Review published on June 15, 2018.
Ian Curtis and Joy Division were my first thought when I picked this book up. I am wondering if I am alone in that? But tuning in to some of the other musical references within the book I am wondering whether that allusion was deliberate on the author’s part? There is something in that lyric that echoes some of the thoughts that crossed my mind as I read the book.
In my ‘career’ as a reviewer I’ve read all of Holly Seddon’s books. And may I say what a joy it is to experience a writer developing, finding an author skin and feeling comfortable in it. The increasing confidence is palpable in this new book and, if I may be bold enough to assert, I think it is her best book to date.
Something else that impresses me about a writer developing is an ability to diversify. This novel departs from the psychological thriller flavour of the previous two books but the style and the integrity of the writing remains.
Whist the opening cover blurb might have you thinking When Harry met Sally, the concluding cover blurb is apt: “a moving and heartbreaking exploration of modern love and friendship”, and that is it perfectly. In fact, it goes beyond love and friendship to broader relationships. Some social comment too, both protagonists are from widely differing backgrounds.
Whilst you might expect some faster-paced, active writing from a thriller this is a more cerebral, slower tuned narrative inviting the reader to think and consider without jumping to conclusions. The implied secret is not divulged until nearer the end of the book and, again, it’s not a whistles and bells expose constant with today’s thrillers, rather it is a, not wholly unexpected, nuance.
The narrative switches from past to present fairly effortlessly and the passage of time is managed well within the novel when you consider that Paul and Kate met when they were eight years old. The storytelling felt very real with the occasional repetition of events that served to consolidate matters of importance and highlight human frailties. The catalyst for the story is the imminent ten year wedding anniversary of Paul and Kate and the portal for the entire history of their lives and their relationships to be divulged.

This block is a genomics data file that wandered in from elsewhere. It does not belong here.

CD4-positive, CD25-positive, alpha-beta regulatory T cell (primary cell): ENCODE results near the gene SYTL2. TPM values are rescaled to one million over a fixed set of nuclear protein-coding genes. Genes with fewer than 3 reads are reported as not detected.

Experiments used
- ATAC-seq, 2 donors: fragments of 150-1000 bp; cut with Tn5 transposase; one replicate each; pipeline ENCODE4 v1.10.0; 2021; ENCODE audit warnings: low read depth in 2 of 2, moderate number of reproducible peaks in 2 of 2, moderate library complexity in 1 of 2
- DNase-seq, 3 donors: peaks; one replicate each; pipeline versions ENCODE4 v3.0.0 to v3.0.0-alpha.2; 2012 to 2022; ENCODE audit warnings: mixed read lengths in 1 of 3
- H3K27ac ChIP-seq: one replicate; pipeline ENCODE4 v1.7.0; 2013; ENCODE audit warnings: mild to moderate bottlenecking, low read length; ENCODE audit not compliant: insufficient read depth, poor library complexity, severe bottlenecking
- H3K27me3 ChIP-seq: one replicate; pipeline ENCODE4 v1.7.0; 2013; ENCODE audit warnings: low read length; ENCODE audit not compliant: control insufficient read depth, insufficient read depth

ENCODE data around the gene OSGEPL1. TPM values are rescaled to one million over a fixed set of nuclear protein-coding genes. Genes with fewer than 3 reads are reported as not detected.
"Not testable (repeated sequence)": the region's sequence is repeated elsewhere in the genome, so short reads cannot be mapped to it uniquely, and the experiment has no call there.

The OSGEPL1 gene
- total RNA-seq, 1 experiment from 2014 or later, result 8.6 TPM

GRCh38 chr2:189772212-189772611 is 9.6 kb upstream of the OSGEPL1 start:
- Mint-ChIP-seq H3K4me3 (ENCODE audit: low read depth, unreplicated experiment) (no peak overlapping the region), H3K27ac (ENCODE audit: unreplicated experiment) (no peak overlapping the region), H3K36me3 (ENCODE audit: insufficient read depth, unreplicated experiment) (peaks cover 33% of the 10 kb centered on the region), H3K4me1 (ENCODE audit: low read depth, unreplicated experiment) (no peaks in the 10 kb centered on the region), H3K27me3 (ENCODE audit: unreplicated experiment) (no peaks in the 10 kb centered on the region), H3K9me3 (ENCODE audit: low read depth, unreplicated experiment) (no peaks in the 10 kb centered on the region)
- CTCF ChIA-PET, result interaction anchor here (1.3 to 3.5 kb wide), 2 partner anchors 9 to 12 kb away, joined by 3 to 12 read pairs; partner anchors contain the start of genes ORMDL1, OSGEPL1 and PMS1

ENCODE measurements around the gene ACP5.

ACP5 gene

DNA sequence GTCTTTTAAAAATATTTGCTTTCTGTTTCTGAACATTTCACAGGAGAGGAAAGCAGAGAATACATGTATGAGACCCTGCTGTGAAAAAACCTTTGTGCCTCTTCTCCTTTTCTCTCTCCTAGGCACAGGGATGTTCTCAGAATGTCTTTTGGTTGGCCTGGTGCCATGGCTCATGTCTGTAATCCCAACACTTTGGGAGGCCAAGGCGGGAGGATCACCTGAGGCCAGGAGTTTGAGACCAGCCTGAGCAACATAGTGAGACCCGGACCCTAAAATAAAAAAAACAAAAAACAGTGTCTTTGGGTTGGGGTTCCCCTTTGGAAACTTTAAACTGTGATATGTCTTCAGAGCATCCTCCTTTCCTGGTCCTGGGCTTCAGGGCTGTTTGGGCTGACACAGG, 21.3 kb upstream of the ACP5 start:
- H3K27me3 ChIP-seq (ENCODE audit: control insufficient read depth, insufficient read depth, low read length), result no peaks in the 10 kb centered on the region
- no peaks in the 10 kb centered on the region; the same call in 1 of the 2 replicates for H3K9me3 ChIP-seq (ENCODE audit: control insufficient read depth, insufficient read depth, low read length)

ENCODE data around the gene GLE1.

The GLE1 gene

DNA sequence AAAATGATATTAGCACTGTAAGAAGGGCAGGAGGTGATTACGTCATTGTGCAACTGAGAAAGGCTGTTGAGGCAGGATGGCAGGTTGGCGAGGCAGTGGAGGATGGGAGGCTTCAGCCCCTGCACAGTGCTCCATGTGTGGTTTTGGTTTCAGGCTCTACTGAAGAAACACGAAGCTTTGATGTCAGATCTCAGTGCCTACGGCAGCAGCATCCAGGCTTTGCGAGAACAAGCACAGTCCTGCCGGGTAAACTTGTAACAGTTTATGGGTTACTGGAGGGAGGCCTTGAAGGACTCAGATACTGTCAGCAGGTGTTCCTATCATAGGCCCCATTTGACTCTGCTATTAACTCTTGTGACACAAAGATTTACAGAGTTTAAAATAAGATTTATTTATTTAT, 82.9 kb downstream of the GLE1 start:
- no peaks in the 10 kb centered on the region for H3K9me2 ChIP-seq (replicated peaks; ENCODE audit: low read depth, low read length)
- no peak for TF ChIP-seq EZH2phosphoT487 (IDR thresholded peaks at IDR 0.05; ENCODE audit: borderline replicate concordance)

Paul and Kate are both well-drawn characters. Kate with her failings and weaknesses is possibly more real than Paul. Maybe that’s just me, sometimes he seemed too good, but possibly that was to highlight Kate’s insecurities? I think Ms Seddon understands the frailty of human nature and puts her understanding to fine use here in her characterisations.
There were some heart-stopping and some heartbreaking moments. I must admit I was prepared and steeling myself for an uncomfortable conclusion which didn’t happen. Is that a spoiler? If so, I do apologise. But I was paradoxically relieved and disappointed in equal measure! There’s no pleasing me!
But ultimately I was left with a good feeling; an enjoyable, well-written book that touched on the human condition without seeking to preach or resolve but allowing the reader to think and compare and consider that tenuous of all emotions – love.
Gill Chedgey 4/4
Love Will Tear Us Apart by Holly Seddon
Corvus 9781786490520 hbk Jun 2018
Evening Descends Upon the Hills by Anna Maria Ortese
Baltic Fiction Focus: The Book of Riga edited by Eva Eglaja-Kristsone and Becca Parkinson
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